You should consult with a qualified tax attorney or CPA when trying to figure out tax implications on transactions involving real estate.  The laws change frequently, and they can keep you apprised of the latest information and help you maximize your tax advantages.

In general, how it works:

  • Mortgage interest up to $1 million of “acquisition indebtedness” incurred when buying the primary and on additional interest can be deductible.  If your combined mortgages exceed $1 million, the interest paid on the first $1M could be deductible.
  • Second homes can be timeshares, yachts, motor homes, as long as it includes sleeping, cooking and bathroom facilities.
  • Gains from selling a second home are generally taxed as a short-term or long-term capital gain.  While the sale of a principal residence can be excludable, gain on the sale of a vacation/second home is not.  Recent rule changes limit the amount of prior gain on a vacation/second residence that can be sheltered if that home is converted to a primary residence.
  • Vacation Home Rentals – many owners rent vacation homes to earn income and help pay for the cost of owning the home.  These rentals are taxed under one of three sets of rules depending on how long the homeowner rents the property.
    • Income from rentals totaling not more than 14 days per year is nontaxable under current guidelines.
    • Income from rentals totaling more than 14 days per year is taxable and is generally reported on Schedule E Supplemental Income and Loss on your 1040.  Homeowners who rent their properties for more than 14 days can deduct a portion of their mortgage interest, property taxes, maintenance, utilities and other expenses to offset that income.  That deduction depends on how many days they use the residence personally versus how many days they rent it.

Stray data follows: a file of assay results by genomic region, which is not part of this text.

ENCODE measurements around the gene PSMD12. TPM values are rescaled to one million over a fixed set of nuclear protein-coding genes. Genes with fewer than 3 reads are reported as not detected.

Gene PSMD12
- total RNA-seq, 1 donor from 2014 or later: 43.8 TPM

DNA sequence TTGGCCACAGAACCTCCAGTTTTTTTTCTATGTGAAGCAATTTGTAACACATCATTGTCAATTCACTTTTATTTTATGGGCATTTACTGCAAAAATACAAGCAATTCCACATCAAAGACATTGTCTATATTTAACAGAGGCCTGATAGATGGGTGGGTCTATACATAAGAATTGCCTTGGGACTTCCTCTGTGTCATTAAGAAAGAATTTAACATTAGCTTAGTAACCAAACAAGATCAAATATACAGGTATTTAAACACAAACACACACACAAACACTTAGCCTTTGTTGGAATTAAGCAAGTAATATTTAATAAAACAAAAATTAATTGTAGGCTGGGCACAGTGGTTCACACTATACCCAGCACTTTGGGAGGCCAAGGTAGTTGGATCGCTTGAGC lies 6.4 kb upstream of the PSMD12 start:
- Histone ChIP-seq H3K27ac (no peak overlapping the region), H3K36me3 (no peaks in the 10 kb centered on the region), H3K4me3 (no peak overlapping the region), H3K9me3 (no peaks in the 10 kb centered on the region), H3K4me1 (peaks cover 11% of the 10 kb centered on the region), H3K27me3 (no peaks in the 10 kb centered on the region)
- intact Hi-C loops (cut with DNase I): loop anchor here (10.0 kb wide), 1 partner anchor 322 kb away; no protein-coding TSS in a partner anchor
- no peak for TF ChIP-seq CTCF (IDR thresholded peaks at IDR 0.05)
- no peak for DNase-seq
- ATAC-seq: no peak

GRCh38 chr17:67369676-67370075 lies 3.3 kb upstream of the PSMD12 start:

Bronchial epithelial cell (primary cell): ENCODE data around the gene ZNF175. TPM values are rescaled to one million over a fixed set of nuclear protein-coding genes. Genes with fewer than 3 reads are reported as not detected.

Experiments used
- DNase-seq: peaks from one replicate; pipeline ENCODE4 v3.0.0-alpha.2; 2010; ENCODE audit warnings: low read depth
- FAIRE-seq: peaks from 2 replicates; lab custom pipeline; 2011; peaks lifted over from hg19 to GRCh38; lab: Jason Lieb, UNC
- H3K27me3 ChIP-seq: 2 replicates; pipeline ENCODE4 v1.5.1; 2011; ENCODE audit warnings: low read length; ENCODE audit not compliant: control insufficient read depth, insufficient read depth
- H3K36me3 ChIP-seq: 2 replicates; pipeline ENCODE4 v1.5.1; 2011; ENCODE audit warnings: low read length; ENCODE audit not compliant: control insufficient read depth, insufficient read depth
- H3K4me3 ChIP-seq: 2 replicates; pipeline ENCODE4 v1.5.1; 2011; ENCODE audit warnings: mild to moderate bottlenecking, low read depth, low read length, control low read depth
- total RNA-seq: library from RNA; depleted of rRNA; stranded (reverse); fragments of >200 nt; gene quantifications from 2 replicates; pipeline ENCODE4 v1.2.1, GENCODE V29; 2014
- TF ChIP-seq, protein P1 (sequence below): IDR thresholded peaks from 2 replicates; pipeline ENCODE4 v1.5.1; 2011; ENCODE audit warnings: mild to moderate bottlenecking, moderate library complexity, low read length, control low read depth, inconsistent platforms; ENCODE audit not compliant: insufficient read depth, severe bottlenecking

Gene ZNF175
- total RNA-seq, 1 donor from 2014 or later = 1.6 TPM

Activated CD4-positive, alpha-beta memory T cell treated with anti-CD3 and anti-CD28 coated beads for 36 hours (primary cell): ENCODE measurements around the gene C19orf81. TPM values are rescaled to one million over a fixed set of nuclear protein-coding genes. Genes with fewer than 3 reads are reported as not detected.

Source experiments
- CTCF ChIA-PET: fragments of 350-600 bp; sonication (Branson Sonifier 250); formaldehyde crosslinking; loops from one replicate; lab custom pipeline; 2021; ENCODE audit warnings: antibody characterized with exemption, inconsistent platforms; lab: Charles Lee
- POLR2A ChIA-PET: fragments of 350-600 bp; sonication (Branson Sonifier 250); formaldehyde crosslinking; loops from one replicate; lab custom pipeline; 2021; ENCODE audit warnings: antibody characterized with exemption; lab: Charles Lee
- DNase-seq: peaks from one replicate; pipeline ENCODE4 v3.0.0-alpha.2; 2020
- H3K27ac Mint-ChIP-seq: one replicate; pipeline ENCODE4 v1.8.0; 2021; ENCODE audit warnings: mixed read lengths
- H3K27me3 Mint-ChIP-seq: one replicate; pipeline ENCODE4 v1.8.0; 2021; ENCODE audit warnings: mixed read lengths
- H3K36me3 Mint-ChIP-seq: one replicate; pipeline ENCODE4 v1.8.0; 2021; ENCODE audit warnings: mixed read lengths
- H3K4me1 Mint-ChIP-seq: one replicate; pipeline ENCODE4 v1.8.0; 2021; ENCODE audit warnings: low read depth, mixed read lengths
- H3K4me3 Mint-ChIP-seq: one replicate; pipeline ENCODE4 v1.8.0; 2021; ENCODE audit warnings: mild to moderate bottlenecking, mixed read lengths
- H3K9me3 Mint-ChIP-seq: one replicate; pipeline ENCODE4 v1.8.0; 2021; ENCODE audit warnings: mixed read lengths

• Owners who use their home personally for less than 14 days and less than 10% of the total rental days can treat the property as true rental property if certain rules are followed.

 

This post is provided as informational purposes only and should not be construed as legal, accounting or tax advice by the RealEstateGeezer. You should seek advice from a qualified professional.

 

Excerpted from Presti & Naegele Accounting Offices newsletter

 

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May
07

Reverse Mortgages at a Younger Age?

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Once associated with homeowners in their 70s, a new report shows reverse mortgages are now being taken out by people nearing retirement.  While this may seem like a good idea to help pay off debts and remain solvent, consumer advocates warn of the consequences of exhausting their assets early.

 The reverse mortgage allows homeowners 62 and older to borrow against the equity of their home and continue to live in them without having to make payments, as long as the home remains their primary residence.  Interest is added to the loan balance which must be repaid after the borrower moves out or dies.  The borrower must keep current with property taxes and insurance.

 In a report released last month by Met Life Mature Market Institute and the National Council on Aging showed that:

  • Homeowners aged 62 to 64 are far more likely to take out a reverse mortgage than they were in 1999, even though they are borrowing less.
  • The average age of borrowers who took the federally required reverse mortgage counseling was 71.5, down from 76 in 2000 and nearly 77 in 1990.
  • Two-thirds of homeowners seeking reverse mortgages to lower debt levels.

 The majority of reverse mortgages come through the Department of Housing and Urban Development and are guaranteed by the Federal Housing Administration through a program called Home Equity Conversion Mortgages.

 Some experts caution retirees against reverse mortgages especially early in their retirement because they run the risk of depleting their equity in their most important asset.  Homeowners at or near retirement should work with a financial planner or estate lawyer to make sure their plan is clear for the next 20 years of living expenses.